By David Urani
Here we are at the start of the first quarter earnings season, and concern numero uno on investors' minds will be the glaringly obvious price increases in oil, food, and other raw materials. We all know that input costs have been going up for producers, it's been all too evident amongst the many national manufacturing reports, and echoed by business owners countrywide. We know that some of those price hikes have found their way into consumer goods, so the question is how much. Now that the March PPI and CPI numbers are out, we have a little bit better picture of the cost/price picture for the first quarter.
The Producer Price Index was up 0.7% month to month in March, while core prices (excluding food and energy) were up 0.3%. The rise in the core index was the second largest in the last year. The Consumer Price Index rose by 0.5% on the headline number, equaling last February's increase, and representing the largest monthly increase since June 2009. Meanwhile, core prices were relatively subdued, coming in with a 0.1% rise.
When we subtract the PPI from the CPI, we get the spread between consumer and producer prices, giving us a generalized view of how profit margins likely trended. Consequentially, the spread between CPI and PPI holds a good correlation with the S&P, as it implies corporate profitability. Computing the difference between the core CPI and PPI, we find that the spread between the two continued to decline through the first quarter. Although consumer prices have ratcheted modestly higher in general, they have not matched the magnitude of the input price increases.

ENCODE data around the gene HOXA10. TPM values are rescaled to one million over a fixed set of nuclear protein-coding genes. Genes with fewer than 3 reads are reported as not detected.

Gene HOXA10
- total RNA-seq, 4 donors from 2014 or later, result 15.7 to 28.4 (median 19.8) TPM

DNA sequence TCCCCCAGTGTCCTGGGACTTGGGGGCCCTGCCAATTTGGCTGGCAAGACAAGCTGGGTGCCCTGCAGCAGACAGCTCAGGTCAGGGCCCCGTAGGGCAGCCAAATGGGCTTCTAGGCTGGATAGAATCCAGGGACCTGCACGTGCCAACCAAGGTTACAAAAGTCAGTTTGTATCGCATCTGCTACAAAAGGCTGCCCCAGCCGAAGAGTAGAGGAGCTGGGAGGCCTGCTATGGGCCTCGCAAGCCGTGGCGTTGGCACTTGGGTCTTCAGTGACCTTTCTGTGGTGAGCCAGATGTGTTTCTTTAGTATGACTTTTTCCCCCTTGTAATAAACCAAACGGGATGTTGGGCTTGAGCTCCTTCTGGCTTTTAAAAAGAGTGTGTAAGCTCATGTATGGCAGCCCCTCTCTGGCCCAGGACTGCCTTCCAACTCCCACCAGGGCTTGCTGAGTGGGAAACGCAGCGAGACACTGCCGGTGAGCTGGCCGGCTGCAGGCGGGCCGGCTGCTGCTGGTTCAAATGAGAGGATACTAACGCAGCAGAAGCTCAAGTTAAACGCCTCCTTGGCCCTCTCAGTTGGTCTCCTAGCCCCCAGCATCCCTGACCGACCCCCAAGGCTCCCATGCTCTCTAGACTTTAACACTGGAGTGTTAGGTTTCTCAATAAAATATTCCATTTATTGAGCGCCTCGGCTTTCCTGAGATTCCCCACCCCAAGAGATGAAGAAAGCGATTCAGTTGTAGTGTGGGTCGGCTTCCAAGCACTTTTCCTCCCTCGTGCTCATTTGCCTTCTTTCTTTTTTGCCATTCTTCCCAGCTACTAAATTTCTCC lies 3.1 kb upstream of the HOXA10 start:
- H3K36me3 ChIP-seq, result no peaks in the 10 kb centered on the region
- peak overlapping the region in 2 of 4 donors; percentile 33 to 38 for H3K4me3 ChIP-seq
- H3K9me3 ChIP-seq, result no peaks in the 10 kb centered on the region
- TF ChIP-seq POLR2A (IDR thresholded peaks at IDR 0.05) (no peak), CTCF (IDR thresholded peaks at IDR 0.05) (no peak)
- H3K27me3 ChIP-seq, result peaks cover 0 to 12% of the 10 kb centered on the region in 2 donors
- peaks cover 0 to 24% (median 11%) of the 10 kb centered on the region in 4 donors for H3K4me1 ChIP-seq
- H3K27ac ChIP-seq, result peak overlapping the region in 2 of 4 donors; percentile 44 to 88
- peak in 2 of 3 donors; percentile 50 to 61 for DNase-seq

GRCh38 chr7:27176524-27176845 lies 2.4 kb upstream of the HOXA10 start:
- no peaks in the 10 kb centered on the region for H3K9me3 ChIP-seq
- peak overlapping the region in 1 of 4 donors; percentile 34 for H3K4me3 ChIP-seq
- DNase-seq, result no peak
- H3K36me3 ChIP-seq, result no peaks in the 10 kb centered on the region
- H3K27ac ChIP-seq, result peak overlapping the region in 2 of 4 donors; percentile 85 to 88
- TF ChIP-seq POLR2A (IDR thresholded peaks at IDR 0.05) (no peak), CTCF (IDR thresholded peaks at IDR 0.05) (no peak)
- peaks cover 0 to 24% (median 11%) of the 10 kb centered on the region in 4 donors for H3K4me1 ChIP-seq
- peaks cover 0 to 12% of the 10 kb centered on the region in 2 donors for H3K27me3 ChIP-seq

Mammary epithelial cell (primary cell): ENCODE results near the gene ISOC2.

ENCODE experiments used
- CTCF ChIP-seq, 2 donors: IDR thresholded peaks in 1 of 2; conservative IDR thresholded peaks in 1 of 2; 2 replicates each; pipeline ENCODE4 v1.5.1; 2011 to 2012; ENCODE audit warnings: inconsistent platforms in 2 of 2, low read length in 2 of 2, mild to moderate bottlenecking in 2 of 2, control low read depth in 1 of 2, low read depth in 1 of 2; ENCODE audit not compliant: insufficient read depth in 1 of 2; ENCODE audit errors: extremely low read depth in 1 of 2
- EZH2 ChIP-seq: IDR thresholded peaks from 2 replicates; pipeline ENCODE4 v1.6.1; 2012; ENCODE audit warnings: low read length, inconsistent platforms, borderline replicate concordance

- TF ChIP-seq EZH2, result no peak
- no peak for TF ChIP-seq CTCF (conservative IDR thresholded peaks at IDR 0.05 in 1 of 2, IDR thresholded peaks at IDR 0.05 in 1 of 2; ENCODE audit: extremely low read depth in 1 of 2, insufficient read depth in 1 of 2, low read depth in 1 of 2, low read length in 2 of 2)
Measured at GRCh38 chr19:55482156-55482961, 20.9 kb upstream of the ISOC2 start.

However, in the last three months there has been a discrepancy between the pricing spread and the S&P. Stocks have been locked in an uptrend, often times surging higher with little to go on, and year to date the S&P is up approximately 5%. Thus, the market may be headed for a disappointment as we head farther into earnings season and gross margins are understood more thoroughly. We will be bracing for when major consumer stocks begin to report, and will be prepped for a potential market pullback.